These sessions were very different in that we did it all, basically, in a 24-hour period, using the last two sessions of the afternoon/evening followed by an early morning session the next day. Also, I’m just better at writing for strings after a couple of cracks at it, and better at communicating with Kirk in terms of what I’m after.
Simon: One of the distinguishing features of your soundtracks has often been the use of all kinds of non-classical percussion instruments, including steel drum on Torchlight. Considering that Lord of Destruction had been rock percussion-free, was it a challenge to bring orchestra, percussion — and of course guitars — together on Torchlight II, both from a compositional and recording point of view?
Matt Uelmen: One of my goals as a musician has been to try to integrate rock and orchestral elements as much as possible. That isn’t terribly rare or unusual — Henry Mancini and the Beatles were trying it almost fifty years ago. The work I did in January 2005 actually helped me develop a bit in that regards — if you listen to “Nagrand”, you’ll hear adagio strings that integrate somewhat well with the more mellow, rustic, “ethnic” sounds of rainsticks, non-western winds, and in the opening sequence for Outland, I tried to go from a big Holst-type chord into a downtuned drum and electric guitar sequence. The orchestral elements there were from Bratislava.
The main thing I’ve tried to get from the percussion in Bratislava all three times is just monster bass drum sounds, and snare choir sounds. Maybe the Alfred Newman theme under the old 20th Century Fox opening made a strange impression on me as a kid. But I love the sound of a snare choir, especially a pianissimo one, and, of course, there’s nothing like a bass drum resonating with low strings in a big studio. The resonance in the bassi and celli is actually half of the sound, and it is nice if the signature sound of that goes with other string material.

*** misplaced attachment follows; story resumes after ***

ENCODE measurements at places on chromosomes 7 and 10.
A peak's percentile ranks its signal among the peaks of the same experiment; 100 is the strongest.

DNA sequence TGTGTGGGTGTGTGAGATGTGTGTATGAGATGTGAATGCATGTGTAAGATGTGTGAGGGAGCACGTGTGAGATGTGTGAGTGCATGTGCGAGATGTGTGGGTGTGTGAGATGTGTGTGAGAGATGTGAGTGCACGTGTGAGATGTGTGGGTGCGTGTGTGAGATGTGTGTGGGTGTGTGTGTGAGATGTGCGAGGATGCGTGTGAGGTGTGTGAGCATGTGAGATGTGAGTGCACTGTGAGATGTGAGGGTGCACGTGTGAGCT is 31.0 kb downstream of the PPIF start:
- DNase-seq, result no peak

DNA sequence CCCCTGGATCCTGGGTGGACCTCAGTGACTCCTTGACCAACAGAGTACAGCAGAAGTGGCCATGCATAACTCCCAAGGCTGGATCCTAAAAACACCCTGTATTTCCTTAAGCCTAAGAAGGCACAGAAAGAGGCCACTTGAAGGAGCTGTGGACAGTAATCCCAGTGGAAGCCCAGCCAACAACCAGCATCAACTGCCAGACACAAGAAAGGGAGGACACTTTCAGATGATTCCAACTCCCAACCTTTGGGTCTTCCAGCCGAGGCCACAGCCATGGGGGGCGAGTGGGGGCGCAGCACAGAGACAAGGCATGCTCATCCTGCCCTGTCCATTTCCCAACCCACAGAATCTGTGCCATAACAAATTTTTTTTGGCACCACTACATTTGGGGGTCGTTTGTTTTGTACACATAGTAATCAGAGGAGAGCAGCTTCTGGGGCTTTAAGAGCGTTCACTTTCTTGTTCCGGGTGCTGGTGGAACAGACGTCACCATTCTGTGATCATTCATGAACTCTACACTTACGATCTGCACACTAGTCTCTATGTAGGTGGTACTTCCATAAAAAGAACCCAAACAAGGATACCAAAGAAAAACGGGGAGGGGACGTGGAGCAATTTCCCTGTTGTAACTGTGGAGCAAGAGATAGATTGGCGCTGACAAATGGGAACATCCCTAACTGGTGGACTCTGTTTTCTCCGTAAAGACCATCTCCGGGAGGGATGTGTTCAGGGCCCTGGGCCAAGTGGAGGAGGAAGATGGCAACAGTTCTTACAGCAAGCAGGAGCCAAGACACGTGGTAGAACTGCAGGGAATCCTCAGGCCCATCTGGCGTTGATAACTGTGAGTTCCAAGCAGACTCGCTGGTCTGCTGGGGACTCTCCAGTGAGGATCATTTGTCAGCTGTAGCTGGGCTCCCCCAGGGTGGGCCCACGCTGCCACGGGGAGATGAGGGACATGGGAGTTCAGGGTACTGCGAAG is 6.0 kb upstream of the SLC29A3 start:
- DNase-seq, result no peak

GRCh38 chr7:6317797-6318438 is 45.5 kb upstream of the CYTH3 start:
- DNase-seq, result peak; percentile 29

Simon: You’ve mentioned previously that the music of early 20th classical composer Alexander Scriabin was an important influence on your work for Torchlight. Could you elaborate a bit on what aspects of Scriabin’s fascinating and innovative work interested you and how they impacted Torchlight‘s music? Is Scriabin’s music still felt on Torchlight II, or are there other influences that we’ll hear on this new score?
Matt Uelmen: Well, I wouldn’t give myself credit for putting the energy into really absorbing Scriabin’s work in the same way that I tried to do with Wagner earlier in my life — being a family man has meant that it is much harder for me to really dig into an artist in that way. The piano piece I adapted inTorchlight caught my attention because it was on a Glenn Gould CD I happened to buy while working on the game, and I heard the possibility of putting a beat behind it in a way that could fit.
The other piece I adapted and put a little bit of study into — Prometheus — is just an incredible slice of music history on many levels. It almost anticipates Pink Floyd’s acid-rock light shows 60 years later. And, like Wagner in Tristan and Isolde, it manages to create its own strange harmonic language. The “mystery chord” from Prometheus does appear in an easter egg level in Torchlight II, and I actually had the chance to do some fun things using it with the Slovak National Symphony Orchestra’s strings in Bratislava this time. But, again, I can’t really say that I totally absorbed what Scriabin was doing there, or the bitonal stuff that Stravinsky was up to at the exact same time. I’ll get there, hopefully!